Pyometra Surgery at East Valley Emergency Pet Clinic
If your female pet has not been spayed, she runs the risk of contracting a serious secondary infection known as pyometra. This bacterial infection of the uterus can quickly develop into a medical emergency, so it pays for pet owners to understand why this condition occurs, its telltale symptoms, and how surgery can treat the condition. East Valley Emergency Pet Clinic, your trusted Diamond Bar animal hospital, can provide skilled pyometra surgery for your pet.
What Is Pyometra?
Pyometra is an abnormal condition that stems from perfectly normal physical processes. In mature, sexually-intact female animals such as dogs and cats, a boost in the hormone progesterone causes the walls of the uterus thicken two to eight weeks after each phase of estrus (heat) to accommodate a possible pregnancy. If this thickening continues, unchecked by pregnancy, over several heat cycles, a problem called cystic endometrial hyperplasia may develop. Cysts form along the thickened tissue, emitting fluids that can foster bacterial growth. Bacteria can then produce a raging infection that fills the uterus with pus.
Pyometra can cause serious trouble in a very short time. Signs to watch out for may include diarrhea, vomiting, depression, abdominal swelling, jaundice, excess thirst or urination, lethargy, mood changes, and a bloody discharge from the vagina. If you see any of these symptoms in your intact female pet, bring her to our animal hospital immediately.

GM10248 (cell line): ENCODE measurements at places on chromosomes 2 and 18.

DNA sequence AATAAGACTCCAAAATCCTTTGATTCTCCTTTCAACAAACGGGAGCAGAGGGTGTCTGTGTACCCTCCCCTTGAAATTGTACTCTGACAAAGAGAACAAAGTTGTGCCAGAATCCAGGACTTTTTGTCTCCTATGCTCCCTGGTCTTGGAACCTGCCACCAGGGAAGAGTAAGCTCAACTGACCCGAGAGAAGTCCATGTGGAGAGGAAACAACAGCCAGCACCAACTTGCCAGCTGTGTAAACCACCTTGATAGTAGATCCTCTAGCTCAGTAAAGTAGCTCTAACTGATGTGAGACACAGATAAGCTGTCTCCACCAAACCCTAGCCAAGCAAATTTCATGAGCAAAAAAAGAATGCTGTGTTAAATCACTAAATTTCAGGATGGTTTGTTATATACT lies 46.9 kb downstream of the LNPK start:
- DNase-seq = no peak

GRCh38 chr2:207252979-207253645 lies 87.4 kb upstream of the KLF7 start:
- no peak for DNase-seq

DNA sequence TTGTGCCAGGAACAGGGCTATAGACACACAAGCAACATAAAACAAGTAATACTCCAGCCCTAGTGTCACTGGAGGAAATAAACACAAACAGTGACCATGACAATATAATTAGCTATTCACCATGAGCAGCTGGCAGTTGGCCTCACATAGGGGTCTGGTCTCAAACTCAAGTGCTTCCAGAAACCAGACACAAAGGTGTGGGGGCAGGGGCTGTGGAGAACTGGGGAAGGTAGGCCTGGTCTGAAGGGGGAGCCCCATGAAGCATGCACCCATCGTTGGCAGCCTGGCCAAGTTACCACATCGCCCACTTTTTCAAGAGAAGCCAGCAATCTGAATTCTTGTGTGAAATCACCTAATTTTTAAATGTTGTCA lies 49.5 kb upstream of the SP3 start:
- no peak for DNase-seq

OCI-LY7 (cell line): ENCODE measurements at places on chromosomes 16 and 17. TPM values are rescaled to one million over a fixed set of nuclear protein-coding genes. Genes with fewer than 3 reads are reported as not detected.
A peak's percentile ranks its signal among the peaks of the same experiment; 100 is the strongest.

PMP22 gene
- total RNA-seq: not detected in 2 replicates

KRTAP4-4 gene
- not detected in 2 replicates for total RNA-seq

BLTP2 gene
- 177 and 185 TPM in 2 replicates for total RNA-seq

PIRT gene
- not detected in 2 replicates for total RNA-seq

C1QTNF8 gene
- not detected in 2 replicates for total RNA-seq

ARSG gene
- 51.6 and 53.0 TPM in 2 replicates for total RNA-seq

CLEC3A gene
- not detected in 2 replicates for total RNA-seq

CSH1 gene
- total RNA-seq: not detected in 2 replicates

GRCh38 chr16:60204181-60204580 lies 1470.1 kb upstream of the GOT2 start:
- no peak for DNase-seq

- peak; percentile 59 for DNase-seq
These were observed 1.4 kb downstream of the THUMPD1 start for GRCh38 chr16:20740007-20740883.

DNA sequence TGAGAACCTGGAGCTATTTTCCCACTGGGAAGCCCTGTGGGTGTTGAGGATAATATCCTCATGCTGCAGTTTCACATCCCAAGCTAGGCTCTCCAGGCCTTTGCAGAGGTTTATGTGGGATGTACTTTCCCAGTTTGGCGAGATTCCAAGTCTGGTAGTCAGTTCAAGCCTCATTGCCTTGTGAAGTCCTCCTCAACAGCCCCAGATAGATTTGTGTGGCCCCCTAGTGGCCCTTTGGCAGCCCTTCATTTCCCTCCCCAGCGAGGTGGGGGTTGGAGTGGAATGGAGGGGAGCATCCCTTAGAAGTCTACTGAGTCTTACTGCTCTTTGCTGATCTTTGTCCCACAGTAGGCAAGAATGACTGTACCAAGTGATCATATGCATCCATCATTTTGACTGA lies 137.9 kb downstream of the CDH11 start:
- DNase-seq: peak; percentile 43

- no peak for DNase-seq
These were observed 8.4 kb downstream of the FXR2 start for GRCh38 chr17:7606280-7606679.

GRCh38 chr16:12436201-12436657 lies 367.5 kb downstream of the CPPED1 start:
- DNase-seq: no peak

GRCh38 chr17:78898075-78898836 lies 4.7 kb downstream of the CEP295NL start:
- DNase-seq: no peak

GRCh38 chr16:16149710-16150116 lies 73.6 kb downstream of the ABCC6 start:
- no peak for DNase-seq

Pyometra Surgery and Aftercare Explained
Your veterinarian can confirm a diagnosis of pyometra with the aid of diagnostic imaging, urine tests, blood tests, and other techniques. In most cases, immediate surgery is necessary to remove the danger of the infection and keep it from recurring. (Non-surgical treatment is reserved only for breeding animals, and it comes with a high risk for recurrence.) After stabilizing your pet's condition, our pet surgery team will perform a typical spay surgery, or ovariohysterectomy, to remove the uterus and ovaries through an incision in the abdomen.
Recovery from pyometra surgery follows a similar routine to recovery from a standard spay surgery, except that your pet will also take antibiotics for at least 10 days afterward. you will want to limit your pet's activities for at least two weeks so the incision can heal normally. Our team may also prescribe a cone to keep your pet from licking, biting, or chewing the incision.
Call Our Pet Surgery Team Today
Our Diamond Bar pet surgery team can rescue your pet from pyometra. If you are worried about your best friend, call (909) 861-5737 to learn more and let us know that you are on your way to our clinic!